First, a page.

Urban Women More Susceptible to Postpartum Depression

Urban Women More Susceptible to Postpartum Depression
A new Canadian study making its rounds find that mother’s residing in urban settings were at a higher risk of postpartum depression than women in other areas.

The study looked at data of over 6,000 women living in rural, semirural, semiurban and urban settings and found that 10 percent of women living in urban areas where more susceptible to postpartum depression compared to six percent of women in rural areas, seven percent in semirural, and only five percent in semiurban areas.

While it is not understood what causes PPD, some research links it to hormonal changes after pregnancy and lifestyle changes brought on by the infant, including lack of social support. Poverty, history of depression, smoking, and anxiety are also potential contributors.

So what makes an urban landscape for an unhealthy motherhood environment? Perhaps it factors in on the combustion and stresses of large cities. Cities tend to have a higher rate of people suffering from mood disorders and psychosis compared to those in rural or suburban settings.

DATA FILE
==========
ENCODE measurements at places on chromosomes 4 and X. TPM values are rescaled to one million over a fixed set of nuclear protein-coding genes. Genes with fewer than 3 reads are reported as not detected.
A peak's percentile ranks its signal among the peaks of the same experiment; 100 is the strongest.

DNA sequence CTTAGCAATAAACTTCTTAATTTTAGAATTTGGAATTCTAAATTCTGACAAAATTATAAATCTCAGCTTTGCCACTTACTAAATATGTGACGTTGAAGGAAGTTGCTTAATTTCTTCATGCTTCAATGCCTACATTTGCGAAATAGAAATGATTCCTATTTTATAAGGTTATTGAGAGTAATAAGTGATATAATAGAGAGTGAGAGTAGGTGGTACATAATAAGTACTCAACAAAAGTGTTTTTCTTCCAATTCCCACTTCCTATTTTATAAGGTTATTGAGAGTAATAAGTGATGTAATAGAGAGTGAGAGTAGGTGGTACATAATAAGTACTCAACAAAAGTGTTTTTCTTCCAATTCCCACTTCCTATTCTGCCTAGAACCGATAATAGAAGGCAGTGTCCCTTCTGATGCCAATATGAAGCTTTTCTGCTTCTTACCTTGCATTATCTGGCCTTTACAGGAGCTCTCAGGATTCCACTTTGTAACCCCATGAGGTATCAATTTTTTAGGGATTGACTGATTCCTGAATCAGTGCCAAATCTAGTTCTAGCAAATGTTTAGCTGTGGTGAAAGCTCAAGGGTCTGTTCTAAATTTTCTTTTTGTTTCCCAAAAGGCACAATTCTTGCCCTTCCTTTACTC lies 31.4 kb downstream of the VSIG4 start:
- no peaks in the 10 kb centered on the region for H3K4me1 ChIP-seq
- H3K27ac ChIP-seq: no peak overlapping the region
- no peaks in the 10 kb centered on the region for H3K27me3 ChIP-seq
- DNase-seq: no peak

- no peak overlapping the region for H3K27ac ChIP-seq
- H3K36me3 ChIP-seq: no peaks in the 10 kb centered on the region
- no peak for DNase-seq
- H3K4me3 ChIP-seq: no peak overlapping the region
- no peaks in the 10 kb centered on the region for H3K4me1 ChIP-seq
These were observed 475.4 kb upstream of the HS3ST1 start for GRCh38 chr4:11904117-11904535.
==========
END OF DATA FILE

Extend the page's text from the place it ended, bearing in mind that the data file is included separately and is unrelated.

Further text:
Certain studies also suggest that those who live or were raised in cities show distinctly heightened differences in activity in certain brain regions, like the amygdale, the region that regulates emotions such as anxiety and fear.

Many people may ask why this is, but a simple reverting back to basics can answer this question simply. It isn’t natural. We are not meant to be torn from our instinctual environments within nature. It’s easy to feel separate from something as simple as fresh air and trees within a busy, polluted city. And while the latter can be culturally stimulating, it can also be contributing greatly for the ways in which mental health diagnoses have increased.

In the days of living on the prairie, people often got the right amount of sleep, the right amount of exposure to sunlight, the right amount of exercise (working the fields), the right amount of nutritional intake (fresh food, no pesticides), and the right amount of exposure to social communities. They worked with nature the way it was intended.

A mother (or father) suffering from postpartum depression are likely exposing their children to the very same mental health problems they endure, depending upon the contributions. So whether an urban, suburban or rural life is for you, all should look to the benefits of what environment would best suit the family as a whole.

Written By: Annie Elizabeth Martin

You must be logged in to post a comment Login